It's a super quick, gross and irritating little bugger that feeds on starches like drops of sugar and rice and rags and carpets. At our condo, I think they were living off the new jib-rock in the walls. Apparently they like eating it while it's still a bit damp. Previoiusly, the only bugs I had to get use to were iddy biddy spiders. Now, we got these buggers, our old spiders and house centipedes from the garage *SHIVER*.
I'm not as concerned about the centipedes because they more or less stay in the garage and as I've researched thoroughly, aside from being creepy crawlies, are actually quite good for the home insect ecosystem as they are at the absolute top of the food chain for creepy crawlies and don't touch human food or things. I'm not as concerned about the spiders either for the same reason, though I do find that their cobwebs make our place look dirty. But I appreciate their efforts in combating the other population of bugs that end up sneaking into our home.
The Silverfish though- I HATE! If I leave the kitchen un-vacuumed for a longer period of time then a week, I'll start noticing one or two racing across our tiles between the cracks. At first, I wasn't sure if there was something wrong with my eyes but upon focusing, I'm sure it's them and they're feasting on the minute pieces of starch stuck in the grout that our broom misses in our nightly sweeps. In our bathroom, I've pinpointed their food source to the towel that we throw on the floor to catch water from our wet feet after our showers. Apparently, dirty towel is just delicious.
The proper way to get rid of these unwanted guests is to find their nesting area. Unfortunately, that could be anywhere. I'd have to empty every single starchy container in every nook and cranny of our place THOUGH. I have a very strong feeling where they are coming from already because it's the only other place that we've seen them.... But I dare not embark on my mother's room. Not just to avoid the world war III that I'd have to endure but she has so many cardboard boxes and textile-y things that are not in plastic containers, I don't even know where to start. Currently, she is combating them with moth balls which I also hate because it's just not healthy for PEOPLE either............. but again, not embarking on world war III.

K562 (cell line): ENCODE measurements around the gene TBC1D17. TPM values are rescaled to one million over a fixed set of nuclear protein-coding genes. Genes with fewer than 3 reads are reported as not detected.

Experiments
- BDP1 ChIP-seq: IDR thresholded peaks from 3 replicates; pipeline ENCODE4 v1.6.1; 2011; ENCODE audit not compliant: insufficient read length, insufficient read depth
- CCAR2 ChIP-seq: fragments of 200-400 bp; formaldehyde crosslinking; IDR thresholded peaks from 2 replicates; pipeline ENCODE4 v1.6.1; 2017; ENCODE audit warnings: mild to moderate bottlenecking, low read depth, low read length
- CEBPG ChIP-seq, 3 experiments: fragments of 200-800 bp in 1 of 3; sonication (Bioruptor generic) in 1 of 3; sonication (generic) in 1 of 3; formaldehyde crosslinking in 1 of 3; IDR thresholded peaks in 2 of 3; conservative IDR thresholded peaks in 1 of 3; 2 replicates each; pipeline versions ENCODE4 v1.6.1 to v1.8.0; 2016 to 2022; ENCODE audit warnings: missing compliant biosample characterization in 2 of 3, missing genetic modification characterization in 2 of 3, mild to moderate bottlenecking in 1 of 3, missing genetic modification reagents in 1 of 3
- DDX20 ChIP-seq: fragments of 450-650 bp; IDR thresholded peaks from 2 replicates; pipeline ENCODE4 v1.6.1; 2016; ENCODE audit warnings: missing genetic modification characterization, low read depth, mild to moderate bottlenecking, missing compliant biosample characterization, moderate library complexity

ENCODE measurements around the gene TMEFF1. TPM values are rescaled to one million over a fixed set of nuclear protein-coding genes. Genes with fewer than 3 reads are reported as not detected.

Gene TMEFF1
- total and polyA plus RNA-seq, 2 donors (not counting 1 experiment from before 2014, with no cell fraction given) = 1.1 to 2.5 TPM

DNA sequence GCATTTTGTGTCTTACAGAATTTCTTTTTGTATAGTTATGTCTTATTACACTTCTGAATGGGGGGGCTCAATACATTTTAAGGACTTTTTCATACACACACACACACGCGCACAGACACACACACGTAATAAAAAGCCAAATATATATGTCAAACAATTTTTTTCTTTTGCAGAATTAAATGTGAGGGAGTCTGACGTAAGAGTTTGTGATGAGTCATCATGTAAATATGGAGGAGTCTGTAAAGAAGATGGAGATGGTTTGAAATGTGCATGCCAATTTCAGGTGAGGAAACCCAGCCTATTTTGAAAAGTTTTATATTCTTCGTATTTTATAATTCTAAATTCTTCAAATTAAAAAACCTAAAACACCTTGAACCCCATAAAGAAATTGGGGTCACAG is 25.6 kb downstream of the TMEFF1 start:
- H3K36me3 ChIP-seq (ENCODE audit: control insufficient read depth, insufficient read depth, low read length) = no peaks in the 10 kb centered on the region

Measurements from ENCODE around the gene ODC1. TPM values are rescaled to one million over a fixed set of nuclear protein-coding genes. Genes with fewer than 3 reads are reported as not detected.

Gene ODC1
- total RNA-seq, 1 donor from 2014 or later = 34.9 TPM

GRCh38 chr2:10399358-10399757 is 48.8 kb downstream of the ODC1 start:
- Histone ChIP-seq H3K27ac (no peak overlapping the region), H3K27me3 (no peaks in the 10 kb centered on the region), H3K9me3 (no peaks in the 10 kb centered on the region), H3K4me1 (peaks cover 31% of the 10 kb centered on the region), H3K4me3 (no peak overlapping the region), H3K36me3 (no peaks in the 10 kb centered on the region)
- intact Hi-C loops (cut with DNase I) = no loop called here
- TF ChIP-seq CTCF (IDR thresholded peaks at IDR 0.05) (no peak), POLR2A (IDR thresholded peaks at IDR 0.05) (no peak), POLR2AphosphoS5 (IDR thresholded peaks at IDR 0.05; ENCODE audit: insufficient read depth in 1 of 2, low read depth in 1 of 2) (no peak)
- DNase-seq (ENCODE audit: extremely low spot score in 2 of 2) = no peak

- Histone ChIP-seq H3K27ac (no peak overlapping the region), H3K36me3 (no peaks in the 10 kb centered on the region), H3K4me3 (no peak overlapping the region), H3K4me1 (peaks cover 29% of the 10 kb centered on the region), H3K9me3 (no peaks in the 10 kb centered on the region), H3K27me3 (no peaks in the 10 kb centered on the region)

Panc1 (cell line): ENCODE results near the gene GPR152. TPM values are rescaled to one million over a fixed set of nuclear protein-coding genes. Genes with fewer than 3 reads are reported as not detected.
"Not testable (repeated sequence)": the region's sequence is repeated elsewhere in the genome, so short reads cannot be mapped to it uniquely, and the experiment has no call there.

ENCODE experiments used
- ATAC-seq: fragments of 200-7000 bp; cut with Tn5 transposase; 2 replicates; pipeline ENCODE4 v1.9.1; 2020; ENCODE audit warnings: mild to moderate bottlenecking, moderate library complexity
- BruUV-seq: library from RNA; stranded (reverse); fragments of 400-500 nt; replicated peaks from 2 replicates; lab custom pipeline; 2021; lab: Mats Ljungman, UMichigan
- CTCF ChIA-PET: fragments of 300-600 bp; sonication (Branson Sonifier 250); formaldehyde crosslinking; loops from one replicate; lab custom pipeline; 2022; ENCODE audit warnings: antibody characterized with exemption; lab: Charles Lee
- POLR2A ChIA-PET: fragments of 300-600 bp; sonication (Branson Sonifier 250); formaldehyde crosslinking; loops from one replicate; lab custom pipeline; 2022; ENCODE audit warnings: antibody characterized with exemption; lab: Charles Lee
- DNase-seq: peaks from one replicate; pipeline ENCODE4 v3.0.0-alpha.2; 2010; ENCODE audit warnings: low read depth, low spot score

SO. I guess nothing left to do but to keep clean habits. I try to vacuum the kitchen every week on top of sweeping nightly to ensure that ALL pieces of starch are made UNAVAILABLE to these brats, hang our damp towel in the bathroom after each use (which we should do anyway!) and when my mother's not looking, vacuum her room as well.
I know I sound a wee bit nuts but I really am a total wuss when it comes to creepy crawlies. It's taken me forever to get use to spiders and if I see a centipede, I still give a yelp and run out of the garage asap. So even though I know that those two aren't the worst of house mates to have, I'd still rather not have them overrun our place. Which is why I did some thorough researching on how we can live peacefully with each other and here are my findings-
- limit food source for silverfish and one can manage their population. And hopefully just enough for the centipedes and spiders to manage the rest. I really love my Miele vacuum for this reason, it's the best sucker of all things.
- peppermint oil well placed in living areas of basement to deter spiders and centipedes. And a good vacuum of floor and ceilings for cobwebs once a week. I once saw a centipede in hunting action with it's prey, the spider. It's really quite fascinating! One second the spider is there, the next it's gone and I see a centipede flashing across the wall.
- fill every tiny hole in wall and flooring in basement especially those walls connected to the garage to deter centipedes from entering.
- get rid of the damn cobwebs in the garage once a season to manage the spider population which manages the centipede population.
All in all- It comes down to keeping a clean household. and a really good vacuum. Miele, I swear by it.
One day, I see the value in hiring a good maid with green products.